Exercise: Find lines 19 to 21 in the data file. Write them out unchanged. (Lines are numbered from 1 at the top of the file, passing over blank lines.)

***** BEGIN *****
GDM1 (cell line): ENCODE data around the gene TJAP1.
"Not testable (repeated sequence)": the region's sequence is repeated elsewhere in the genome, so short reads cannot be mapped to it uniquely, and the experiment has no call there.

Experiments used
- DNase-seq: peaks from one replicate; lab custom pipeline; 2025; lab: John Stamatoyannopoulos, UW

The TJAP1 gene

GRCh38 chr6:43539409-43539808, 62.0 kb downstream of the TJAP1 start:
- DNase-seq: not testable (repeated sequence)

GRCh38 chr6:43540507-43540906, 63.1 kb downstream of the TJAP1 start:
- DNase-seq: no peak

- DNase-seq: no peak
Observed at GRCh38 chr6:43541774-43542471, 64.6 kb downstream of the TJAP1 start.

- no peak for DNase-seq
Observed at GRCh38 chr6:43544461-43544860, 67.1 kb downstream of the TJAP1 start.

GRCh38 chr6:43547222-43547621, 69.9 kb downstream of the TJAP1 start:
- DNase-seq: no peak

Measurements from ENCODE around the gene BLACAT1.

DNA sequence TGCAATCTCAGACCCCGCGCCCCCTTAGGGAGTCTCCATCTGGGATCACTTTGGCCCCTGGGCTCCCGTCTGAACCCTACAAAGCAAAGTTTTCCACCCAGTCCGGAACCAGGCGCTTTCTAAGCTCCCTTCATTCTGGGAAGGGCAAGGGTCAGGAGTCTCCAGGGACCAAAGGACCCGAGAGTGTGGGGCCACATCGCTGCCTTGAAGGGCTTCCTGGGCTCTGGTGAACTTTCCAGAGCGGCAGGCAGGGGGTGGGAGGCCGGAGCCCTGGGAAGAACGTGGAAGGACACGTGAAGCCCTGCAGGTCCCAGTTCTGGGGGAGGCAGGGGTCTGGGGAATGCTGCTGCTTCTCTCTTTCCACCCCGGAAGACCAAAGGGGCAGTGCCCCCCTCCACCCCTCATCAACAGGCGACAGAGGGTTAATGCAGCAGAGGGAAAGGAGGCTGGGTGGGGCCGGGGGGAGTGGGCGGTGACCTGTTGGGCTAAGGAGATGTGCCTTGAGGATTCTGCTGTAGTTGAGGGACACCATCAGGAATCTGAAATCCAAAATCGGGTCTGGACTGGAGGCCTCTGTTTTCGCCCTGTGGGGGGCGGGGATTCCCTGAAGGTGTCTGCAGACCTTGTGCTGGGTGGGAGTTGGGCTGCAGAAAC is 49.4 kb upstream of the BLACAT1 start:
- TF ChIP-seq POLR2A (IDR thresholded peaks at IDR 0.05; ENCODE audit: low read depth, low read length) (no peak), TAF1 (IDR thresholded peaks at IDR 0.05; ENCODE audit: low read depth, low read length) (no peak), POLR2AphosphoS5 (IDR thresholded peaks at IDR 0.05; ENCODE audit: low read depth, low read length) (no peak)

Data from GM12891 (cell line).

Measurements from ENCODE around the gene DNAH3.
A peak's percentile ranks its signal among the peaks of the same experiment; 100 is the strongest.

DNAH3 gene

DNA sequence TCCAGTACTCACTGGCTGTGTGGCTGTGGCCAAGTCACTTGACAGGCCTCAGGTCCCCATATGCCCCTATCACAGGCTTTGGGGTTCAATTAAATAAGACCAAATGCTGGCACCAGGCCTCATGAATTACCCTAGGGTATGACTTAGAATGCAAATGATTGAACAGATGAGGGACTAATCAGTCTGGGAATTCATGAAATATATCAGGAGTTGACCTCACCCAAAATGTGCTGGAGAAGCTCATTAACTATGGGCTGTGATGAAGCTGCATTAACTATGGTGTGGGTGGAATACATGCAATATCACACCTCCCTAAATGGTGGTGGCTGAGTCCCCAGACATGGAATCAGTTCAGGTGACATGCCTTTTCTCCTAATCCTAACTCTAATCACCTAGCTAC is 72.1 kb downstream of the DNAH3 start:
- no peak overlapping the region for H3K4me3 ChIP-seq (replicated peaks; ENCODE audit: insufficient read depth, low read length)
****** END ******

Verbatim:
Data from GM12891 (cell line).

Measurements from ENCODE around the gene DNAH3.
A peak's percentile ranks its signal among the peaks of the same experiment; 100 is the strongest.